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From Ola Berg <>
Subject Re: The exegesis
Date Mon, 12 Aug 2002 22:27:28 GMT
>> Niclola wrote:
>> There is NO TECHNICAL NEED of having interfaces like these.

Stephen wrote:
>Actually thats half the point. 

Or to put it another way, there are _different_ needs for such interfaces.

Avaloners say that 
1) Avalon tried to keep their interfaces unrelated
2) Learned the hard way that the interfaces must be related (with a well defined contract)
to achieve their goal.

But what if our goal isn\'t the same as yours? As stated zillion of times, we are _not_ trying
to create Avalon2 in commons. We are on a different track. 

The notion of a Resetable fx is an object that can be brought back to a pristine state, via
a call to a reset() method. That _could_ be a part of a complete \"Recyclable\" contract in
any framework X. But also work in fx a test bed. In fact work in every context where \"bringing
back an object into pristine state\" is a meaningful operation.

Just as \"pristine state\" is a meaningful term in the language, useful in many contexts but
having the same meaning in all of them (without anyone but the object itself having to know
exactly what the pristine state is), Resetable is a meaningful interface in many contexts,
many of them which are not yet written. The proposed interfaces forms a kind of \"language\"
or lists of \"lexemes\" or \"words\": not sentences or full grammar like Avalon, but not just
tiny letters as java. They are situated somewhere in the middle.

Or compare it with the role abstraction in Avalon. In Avalon, the components role is defined
in relationship with the setting, just as \"Hamlet\" is defined in his castle in relationship
to the ghost of his father. This is the Avalon view, which is fine and well defined.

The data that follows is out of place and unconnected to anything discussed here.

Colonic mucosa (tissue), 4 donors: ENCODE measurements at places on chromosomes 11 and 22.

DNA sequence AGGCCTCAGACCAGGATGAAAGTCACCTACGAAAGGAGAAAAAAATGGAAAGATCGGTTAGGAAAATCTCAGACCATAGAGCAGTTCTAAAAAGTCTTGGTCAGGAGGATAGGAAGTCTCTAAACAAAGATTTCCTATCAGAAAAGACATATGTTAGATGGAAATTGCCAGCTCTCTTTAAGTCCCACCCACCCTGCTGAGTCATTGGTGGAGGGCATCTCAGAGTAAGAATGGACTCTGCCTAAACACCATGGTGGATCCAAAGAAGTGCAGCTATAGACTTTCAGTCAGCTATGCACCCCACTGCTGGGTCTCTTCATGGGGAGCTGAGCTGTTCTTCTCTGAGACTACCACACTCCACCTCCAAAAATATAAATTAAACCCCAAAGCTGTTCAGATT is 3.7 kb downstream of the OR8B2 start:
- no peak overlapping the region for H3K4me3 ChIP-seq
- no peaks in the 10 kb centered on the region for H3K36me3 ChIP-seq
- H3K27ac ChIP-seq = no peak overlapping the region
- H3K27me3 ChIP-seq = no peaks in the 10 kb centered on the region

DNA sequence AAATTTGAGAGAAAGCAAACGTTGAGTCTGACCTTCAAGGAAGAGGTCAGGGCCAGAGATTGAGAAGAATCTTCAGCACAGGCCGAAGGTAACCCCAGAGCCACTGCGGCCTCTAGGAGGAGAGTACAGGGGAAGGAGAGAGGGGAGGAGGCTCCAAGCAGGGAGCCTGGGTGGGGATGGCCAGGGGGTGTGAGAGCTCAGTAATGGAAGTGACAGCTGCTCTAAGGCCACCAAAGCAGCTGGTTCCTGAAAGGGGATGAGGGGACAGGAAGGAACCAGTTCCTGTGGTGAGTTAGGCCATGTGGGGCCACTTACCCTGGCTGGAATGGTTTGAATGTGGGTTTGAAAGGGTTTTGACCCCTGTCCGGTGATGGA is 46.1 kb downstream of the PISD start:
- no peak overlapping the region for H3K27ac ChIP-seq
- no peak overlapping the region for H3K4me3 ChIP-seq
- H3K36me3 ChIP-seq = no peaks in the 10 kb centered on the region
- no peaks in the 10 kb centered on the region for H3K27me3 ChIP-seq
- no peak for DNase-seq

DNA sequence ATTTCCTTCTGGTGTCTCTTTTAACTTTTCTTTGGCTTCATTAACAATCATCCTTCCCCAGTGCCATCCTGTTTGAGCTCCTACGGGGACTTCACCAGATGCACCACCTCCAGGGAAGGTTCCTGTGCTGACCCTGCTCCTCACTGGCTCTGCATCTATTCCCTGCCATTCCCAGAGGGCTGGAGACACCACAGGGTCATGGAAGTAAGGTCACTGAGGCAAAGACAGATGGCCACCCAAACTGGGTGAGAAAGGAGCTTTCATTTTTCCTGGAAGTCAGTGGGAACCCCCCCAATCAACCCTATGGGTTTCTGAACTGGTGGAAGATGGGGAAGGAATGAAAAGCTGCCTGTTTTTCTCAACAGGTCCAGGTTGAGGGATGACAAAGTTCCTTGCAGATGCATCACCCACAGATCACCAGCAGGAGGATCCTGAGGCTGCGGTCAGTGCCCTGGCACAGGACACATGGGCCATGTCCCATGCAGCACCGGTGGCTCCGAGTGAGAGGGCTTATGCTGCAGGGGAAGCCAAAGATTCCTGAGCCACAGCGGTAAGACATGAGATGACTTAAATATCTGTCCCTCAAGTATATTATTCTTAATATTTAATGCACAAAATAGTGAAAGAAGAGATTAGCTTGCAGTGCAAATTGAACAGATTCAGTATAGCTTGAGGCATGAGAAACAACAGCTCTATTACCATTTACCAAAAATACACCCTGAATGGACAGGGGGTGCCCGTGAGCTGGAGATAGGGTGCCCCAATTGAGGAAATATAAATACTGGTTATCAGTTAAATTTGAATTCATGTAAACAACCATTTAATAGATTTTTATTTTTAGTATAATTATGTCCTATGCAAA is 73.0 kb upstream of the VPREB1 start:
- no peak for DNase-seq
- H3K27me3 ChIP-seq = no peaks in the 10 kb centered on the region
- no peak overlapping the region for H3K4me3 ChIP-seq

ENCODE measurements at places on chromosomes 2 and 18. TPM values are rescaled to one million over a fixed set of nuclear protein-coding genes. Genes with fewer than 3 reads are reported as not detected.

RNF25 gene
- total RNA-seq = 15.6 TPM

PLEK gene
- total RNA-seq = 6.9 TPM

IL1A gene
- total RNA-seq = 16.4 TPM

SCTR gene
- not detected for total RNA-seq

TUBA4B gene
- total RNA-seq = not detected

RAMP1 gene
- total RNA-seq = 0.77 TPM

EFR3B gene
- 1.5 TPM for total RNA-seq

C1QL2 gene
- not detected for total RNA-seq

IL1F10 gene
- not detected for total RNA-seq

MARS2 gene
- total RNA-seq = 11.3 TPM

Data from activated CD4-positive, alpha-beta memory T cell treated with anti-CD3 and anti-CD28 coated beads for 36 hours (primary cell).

But for an author, there is a layer of abstraction beyond that. Yes, you write your play and
develop the specific characters and the setting accordingly. But there are in fact meta-roles
involved: common stereotypes that work in about the same way in different settings: the trickster,
the old wise man, the closed room etc. 

After watching and writing hundreds of plays, one can see a recurring theme of these stereotypes.
As an author you use them as building blocks. You benefit from them. This is at the patterns
level, in OO design terms.

Now, after writing hundreds of programs, one can see recurring patterns of such meta roles.
Some objects should be resetable. Looking back, one can see that \"Hey, if all of the objects
that can reset() themselves (a pattern) had implemented the Resetable interface from the beginning,
I could write a general pool that reuses them, without having to refactor them at all!\".

Hence the idea that _some_ of these patterns can and should be formalized into concrete interfaces.
Or \"mechanisms\" as I prefer to call it, the interfaces supports one \"mechanism\" each,
like the mechanism of bringing itself back to pristine state, regardless of the surrounding
framework. Or call it \"mini contract\" or \"clauses - the building blocks that contracts
are made of\".

As for the \"you are trying to define interfaces before the implementation\" simply isn\'t
true. All proposed interfaces aids the mechanisms, and the mechanisms has been written before.

Not all patterns benefit from general concrete implementations. Not all clauses in a contract
stands alone. But some do, and it is worthwile to capture them and formalize them.


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